February 15, 1982: Steve Jobs appears on the front cover of Time magazine for the first time, becoming the public face of successful tech entrepreneurship.
The first of many Time covers for Jobs, the article — titled “Striking It Rich: America’s Risk Takers” — casts him as the prototypical young upstart benefiting from the still-new personal computing revolution. It also identifies him as part of a surge of freshly minted millionaires running their own businesses.
Steve Jobs: One of the new American ‘risk takers’
“A new breed of risk takers is betting on the high-technology future,” the article starts (paywall).
“It is among the most durable of American dreams. The young man with a bright idea for a new product or service decides to form his own company. He invests his family’s savings in the new venture. He is soon working 18-hour days but does not mind because the company is his own. Sales start sluggishly, and he makes enough mistakes to fill a textbook. Eventually it all pays off. Profits boom; he makes it big. He becomes wealthy beyond his wildest hopes.
That is not just some Walter Mitty fantasy. New businesses are being created in the U.S. today as never before. Last year some 587,000 companies were incorporated, 80% more than in 1975 and 53,000 more than in 1980. During the past 18 months, hundreds of people became millionaires or multimillionaires when shares in their new companies were sold to the public for the first time. Among the stock winners: Bill Saxon, 53, of Saxon Oil Co. ($212 million); Philip Knight, 43, of Nike athletic shoes ($178 million); Herbert Boyer, 45, and Robert Swanson, 34, of Genentech ($32 million each).”
Thanks to Apple’s IPO in December 1980, Jobs became one of these figureheads, despite the fact that he did not actually run Apple at the time. (In 1982, his early mentor Mike Markkula filled that role.) Jobs, however, frequently acted as a spokesman for Apple, thanks to his intelligence, public speaking ability and good looks.
Jobs’ first Time cover came just a few years after the launch of the Apple II (the company’s first mass-market computer). Interestingly, it was Jobs — not Jobs and co-founder Steve Wozniak — who made the Time cover. Woz was on a two-year self-imposed leave of absence from Apple, after surviving a plane crash and then deciding to take time off to figure out what he wanted to do with his life. From this point on, Jobs would take the central role in the majority of Apple profiles.
Apple was only one of the companies profiled in the Time article. However, a lengthy sidebar written by a young reporter named Mike Moritz focused on Cupertino.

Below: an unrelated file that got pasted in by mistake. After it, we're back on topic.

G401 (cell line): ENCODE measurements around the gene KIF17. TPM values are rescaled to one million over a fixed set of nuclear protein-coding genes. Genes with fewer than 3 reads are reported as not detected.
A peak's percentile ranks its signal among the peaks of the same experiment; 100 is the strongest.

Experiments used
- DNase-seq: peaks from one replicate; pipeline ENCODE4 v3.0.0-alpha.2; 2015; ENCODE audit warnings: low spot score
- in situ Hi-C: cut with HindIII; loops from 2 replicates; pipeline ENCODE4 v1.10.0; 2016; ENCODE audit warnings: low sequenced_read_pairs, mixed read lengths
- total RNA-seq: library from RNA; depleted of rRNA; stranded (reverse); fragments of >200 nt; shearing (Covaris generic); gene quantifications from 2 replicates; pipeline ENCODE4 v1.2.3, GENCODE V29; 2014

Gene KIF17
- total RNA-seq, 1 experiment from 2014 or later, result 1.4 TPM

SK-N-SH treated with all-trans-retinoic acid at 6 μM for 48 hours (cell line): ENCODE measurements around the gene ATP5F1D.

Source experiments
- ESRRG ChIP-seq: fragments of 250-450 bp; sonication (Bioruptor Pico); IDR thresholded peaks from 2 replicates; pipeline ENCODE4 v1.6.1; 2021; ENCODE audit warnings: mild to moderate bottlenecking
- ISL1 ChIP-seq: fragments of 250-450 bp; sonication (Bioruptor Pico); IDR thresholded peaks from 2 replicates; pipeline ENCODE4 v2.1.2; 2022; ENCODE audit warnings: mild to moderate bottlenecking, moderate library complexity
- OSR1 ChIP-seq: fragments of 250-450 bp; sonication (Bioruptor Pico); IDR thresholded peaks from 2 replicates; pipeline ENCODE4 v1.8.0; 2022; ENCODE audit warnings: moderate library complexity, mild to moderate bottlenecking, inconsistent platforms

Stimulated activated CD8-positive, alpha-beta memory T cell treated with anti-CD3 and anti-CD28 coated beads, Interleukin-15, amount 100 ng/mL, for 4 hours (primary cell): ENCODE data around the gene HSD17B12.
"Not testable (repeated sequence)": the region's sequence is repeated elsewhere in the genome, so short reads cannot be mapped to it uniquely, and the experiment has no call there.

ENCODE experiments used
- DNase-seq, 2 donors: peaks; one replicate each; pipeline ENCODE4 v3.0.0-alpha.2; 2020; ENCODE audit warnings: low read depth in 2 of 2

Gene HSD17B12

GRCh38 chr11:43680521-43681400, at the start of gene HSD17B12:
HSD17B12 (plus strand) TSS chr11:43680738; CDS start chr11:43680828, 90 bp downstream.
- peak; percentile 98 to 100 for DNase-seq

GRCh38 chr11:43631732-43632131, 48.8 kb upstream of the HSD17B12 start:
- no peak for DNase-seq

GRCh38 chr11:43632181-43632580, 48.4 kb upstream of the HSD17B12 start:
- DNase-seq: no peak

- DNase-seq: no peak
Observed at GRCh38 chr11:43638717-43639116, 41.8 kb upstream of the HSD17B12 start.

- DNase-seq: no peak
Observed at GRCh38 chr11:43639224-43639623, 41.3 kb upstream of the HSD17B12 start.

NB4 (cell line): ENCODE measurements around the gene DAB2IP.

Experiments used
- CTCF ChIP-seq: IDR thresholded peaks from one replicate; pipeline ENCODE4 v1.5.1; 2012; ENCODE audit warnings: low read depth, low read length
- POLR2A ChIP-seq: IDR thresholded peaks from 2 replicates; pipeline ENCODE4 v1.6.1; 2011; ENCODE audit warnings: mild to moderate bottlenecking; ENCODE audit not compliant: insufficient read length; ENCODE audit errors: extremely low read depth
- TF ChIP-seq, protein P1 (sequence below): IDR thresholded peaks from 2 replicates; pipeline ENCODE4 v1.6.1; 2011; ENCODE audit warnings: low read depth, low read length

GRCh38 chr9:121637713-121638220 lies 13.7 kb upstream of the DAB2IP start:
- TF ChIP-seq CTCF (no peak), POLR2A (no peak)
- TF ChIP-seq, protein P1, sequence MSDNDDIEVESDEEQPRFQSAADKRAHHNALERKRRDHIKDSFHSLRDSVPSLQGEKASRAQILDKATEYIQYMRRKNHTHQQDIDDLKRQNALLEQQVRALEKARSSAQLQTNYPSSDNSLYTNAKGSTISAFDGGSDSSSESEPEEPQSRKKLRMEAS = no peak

If that name sounds familiar, it’s because Moritz later wrote the early Apple biography The Little Kingdom: The Private Story of Apple Computer. Inspired by Apple, he later ditched journalism for a highly lucrative career as a venture capitalist.
What happened next
The Time story, while a great bit of publicity for Apple, led to something Jobs remained bitter about for years. In December that year, a rumor spread that Time was considering making Jobs its “Man of the Year.” That prompted Moritz to carry out a fresh round of interviews with Apple personnel.
When the issue eventually came out, however, the “prize” went to “The Computer.” Time noted:
“It would have been possible to single out as Man of the Year one of the engineers or entrepreneurs who masterminded this technological revolution, but no one person has clearly dominated those turbulent events. More important, such a selection would obscure the main point. Time’s Man of the Year for 1982, the greatest influence for good or evil, is not a man at all. It is a machine: the computer.”
That proved disappointing enough. But the article also included some less-than-flattering comments about Jobs. “Something is happening to Steve that’s sad and not pretty,” one colleague claimed. Plus, a Mac project originator said Jobs “would have made an excellent King of France.”
Apple’s relationship with the media
In the aftermath, Jobs cut off Moritz, who he previously said would become Apple’s official historian. Years later, in his officially sanctioned biography, Jobs said he and Moritz “are the same age, and I had been very successful, and I could tell he was jealous and there was an edge to him. He wrote this terrible hatchet piece.”
Jobs’ biographer, Walter Isaacson, claims Time‘s editorial staff never seriously considered Jobs for the “Man of the Year” title.
Nonetheless, that first Time cover influenced Jobs’ demand for near-total control over the Apple narrative. It became a formative moment that would frame Cupertino’s famously adversarial relationship with the media in coming years.